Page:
Ambedkar died in December 1956, just six weeks after the first mass conversions and before he could undertake the huge ceremonies he had planned across India. For many years the Ambedkarite Buddhist movement was hampered by factionalism, the absence of experienced Buddhist teachers, and the fact that Buddhist converts were long ineligible for the jobs and educational places that were reserved for other dalits. Nonetheless, it survived and gradually took hold, and today, the relative prosperity, educational achievements, and collective confidence of Maharashtra’s Buddhists is remarkable among dalit communities.

Shortly after my first visit to Dikshabhumi, I returned there to meet Professor Saddhananda Fulzele, who worked with Ambedkar and organized the 1956 ceremonies. We met at Dr. Ambedkar College, which adjoins the Dikshabhumi site and was founded by Fulzele in 1963. He told me, “I decided to start the College as the most fitting memorial to Dr. Ambedkar, whose constant message was,’Educate!’” It has developed into a top-ranking institution, schooling generations of dalit professionals, and its success exemplifies the strides made by Ambedkarite Buddhists. Meanwhile, Ambedkar’s reputation has spread as his writings have been translated into India’s vernacular languages, and even among Ambedkar’s followers his reputation has been burnished by decades of disillusionment with corrupt politicians. As Fulzele commented, “Dr. Ambedkar dead is more powerful than he was alive.”

LALIDA EXEMPLIFIES THE dalit leaders who are now turning to Buddhism. Her family benefited from dalit reservations in government service, and she grew up comfortably, but still she could not escape caste. “I was ignored by my teachers, so I had little interest in study, but I loved working with ordinary people, and I saw how life is for dalit villagers.” As a response, she has built a network of activists who run programs offering education, opposing child labor, fighting for land rights, and supporting women’s empowerment in hundreds of villages. She is deeply committed to her community and, remarkably for an Indian woman, has decided not to have children so she can focus on social work. After years of effort, she sees signs of change, especially among women. “Dalit women are becoming stronger–running savings schemes, educating themselves, standing in elections, opposing domestic violence. I believe the whole dalit movement is rising, and for the first time we are united.”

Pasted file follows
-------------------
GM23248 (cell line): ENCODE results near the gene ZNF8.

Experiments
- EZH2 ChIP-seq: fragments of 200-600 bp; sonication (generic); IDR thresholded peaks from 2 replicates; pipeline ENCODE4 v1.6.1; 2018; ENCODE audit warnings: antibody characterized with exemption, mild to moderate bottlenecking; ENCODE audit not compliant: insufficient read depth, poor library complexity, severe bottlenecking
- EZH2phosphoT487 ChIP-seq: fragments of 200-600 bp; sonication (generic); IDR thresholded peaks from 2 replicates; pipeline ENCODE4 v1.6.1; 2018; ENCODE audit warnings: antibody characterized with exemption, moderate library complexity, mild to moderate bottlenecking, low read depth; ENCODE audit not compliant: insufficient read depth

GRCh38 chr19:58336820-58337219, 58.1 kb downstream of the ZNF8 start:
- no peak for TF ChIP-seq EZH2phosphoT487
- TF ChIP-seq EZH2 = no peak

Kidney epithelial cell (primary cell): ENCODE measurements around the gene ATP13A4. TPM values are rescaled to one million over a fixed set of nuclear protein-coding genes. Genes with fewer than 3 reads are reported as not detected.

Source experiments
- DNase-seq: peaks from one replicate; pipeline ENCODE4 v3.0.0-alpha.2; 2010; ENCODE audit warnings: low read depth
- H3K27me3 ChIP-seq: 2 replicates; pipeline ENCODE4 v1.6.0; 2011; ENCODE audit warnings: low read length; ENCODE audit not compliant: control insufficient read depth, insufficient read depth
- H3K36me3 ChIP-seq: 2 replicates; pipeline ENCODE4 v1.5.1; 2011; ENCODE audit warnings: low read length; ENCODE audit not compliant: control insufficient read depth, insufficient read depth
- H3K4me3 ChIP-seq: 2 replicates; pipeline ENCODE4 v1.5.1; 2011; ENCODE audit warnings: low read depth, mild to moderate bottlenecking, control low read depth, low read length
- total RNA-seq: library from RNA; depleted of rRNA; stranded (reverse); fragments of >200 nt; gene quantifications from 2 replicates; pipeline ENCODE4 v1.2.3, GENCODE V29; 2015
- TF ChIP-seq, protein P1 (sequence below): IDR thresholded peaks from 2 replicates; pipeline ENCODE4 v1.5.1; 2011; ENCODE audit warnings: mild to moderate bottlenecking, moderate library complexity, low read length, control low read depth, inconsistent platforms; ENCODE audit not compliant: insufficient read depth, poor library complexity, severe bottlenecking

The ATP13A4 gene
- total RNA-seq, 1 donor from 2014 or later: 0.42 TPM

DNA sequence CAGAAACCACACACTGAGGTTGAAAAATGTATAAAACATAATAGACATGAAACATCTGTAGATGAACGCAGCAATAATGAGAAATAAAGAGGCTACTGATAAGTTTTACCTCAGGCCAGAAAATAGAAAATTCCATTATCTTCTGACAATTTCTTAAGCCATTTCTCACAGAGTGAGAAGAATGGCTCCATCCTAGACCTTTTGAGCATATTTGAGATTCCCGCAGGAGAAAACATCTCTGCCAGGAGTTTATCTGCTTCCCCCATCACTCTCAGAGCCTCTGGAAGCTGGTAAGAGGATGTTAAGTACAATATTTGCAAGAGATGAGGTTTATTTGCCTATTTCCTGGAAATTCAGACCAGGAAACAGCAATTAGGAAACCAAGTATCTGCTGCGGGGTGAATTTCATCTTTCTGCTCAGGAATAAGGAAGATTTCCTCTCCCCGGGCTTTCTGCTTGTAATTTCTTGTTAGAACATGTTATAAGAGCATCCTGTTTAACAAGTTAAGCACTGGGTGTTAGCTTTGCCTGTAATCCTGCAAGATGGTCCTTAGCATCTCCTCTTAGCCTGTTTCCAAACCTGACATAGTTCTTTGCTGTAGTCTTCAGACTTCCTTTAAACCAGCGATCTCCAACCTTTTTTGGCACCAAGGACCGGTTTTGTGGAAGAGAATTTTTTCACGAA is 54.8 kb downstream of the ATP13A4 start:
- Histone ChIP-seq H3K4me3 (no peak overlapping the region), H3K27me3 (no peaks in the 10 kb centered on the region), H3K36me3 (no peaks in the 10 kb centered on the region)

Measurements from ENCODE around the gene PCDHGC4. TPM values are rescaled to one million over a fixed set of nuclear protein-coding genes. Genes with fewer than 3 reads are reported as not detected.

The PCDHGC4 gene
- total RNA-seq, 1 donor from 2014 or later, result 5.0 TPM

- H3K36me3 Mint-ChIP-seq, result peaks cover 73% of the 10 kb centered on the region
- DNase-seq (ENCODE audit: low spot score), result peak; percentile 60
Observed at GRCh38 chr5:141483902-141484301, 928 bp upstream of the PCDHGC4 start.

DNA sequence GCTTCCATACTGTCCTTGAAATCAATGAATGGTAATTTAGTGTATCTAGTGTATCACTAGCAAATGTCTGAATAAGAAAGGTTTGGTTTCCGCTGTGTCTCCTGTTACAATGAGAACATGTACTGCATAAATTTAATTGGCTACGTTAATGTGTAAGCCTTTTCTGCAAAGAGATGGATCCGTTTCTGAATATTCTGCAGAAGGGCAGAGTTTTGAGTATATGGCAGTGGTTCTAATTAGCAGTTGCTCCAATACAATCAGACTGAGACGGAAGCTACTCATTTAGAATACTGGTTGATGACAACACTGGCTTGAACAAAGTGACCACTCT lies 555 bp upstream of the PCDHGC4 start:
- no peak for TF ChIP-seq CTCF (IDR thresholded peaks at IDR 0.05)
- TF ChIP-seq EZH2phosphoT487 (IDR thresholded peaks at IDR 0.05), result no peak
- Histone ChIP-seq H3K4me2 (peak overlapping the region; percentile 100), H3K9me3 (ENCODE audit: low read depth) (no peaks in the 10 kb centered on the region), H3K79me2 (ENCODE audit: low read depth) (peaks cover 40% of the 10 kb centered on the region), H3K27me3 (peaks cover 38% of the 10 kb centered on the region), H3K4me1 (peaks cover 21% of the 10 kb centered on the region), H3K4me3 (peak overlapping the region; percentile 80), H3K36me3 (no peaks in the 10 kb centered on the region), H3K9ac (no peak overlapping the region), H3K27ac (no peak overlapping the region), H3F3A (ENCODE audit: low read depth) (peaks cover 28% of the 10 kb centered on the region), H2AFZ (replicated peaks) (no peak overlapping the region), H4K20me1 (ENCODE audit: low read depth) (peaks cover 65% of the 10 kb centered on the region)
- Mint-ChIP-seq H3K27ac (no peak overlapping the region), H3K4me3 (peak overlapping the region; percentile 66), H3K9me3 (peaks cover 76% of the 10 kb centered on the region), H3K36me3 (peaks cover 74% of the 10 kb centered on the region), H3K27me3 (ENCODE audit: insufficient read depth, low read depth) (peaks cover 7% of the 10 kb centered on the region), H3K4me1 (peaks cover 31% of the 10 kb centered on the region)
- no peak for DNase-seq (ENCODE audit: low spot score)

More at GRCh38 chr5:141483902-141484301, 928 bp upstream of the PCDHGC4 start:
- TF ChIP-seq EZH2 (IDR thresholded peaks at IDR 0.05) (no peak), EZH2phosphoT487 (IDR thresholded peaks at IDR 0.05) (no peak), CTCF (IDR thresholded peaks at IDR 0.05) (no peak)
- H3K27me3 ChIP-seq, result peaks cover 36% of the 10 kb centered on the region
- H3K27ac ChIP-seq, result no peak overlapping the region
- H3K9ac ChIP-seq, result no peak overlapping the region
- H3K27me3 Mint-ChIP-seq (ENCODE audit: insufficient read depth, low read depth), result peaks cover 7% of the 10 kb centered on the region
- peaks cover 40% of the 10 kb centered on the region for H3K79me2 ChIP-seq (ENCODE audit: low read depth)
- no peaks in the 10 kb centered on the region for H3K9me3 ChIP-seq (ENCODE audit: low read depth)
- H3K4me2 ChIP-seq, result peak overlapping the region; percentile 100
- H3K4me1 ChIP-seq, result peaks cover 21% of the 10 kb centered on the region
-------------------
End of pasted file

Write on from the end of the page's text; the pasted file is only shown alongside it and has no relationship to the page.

Tamil dalits knew little about Ambedkar in his lifetime, but their recent discovery of his ideas and those of Buddhism has focused and deepened this new unity. Lalida explains, “I heard about Dr. Ambedkar in 1996, after his works were translated into Tamil. He said that our problems spring from Hinduism, that we needed to believe in ourselves and that the path was by becoming Buddhists.” The link to Nagaloka (which is connected to my own sangha, the Western Buddhist Order) came through its training course for young dalits in Buddhism and social work. Lalida told me, “One of our friends was studying at Nagaloka, so three years ago we visited Maharashtra. What we saw here was wonderful: the numbers at Dikshabhumi, the harmony between people, the welcome we received. We thought, ‘We want a movement like this in our own state.’” Having adopted Buddhism, she is now applying the same commitment she has shown in her social work to more traditional Buddhist practices. “At first some people laughed at the idea of meditation. They said, ‘Why do you sit around doing nothing?’ But we watched and learned, and now we are ready to take it on. Buddhism shows us what we can become, but we must learn how to practice it: how to live ethically and develop our minds.”

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Such sincerity can be set against the natural suspicion of many outside observers that Ambedkarite Buddhism is a proxy for dalit social advancement and hatred of Hinduism. By no means are all Ambedkarite Buddhists as serious as Lalida. In Hyderabad, in the southeastern state of Andhra Pradesh, I attended a farcical rally that was billed as a gathering of three hundred thousand, including one hundred thousand new converts. It started badly when the stage collapsed beneath the assembled dignitaries, and it quickly became clear that the numbers attending would be closer to a thousand. The meeting had been hijacked by a local politician who inflated the anticipated numbers and alienated local Buddhists by involving right-wing Hindu politicians. This fractious, chaotic, hyperbolic side of Ambedkarism is rife in Maharashtra, too, and has led to some skepticism among outsiders.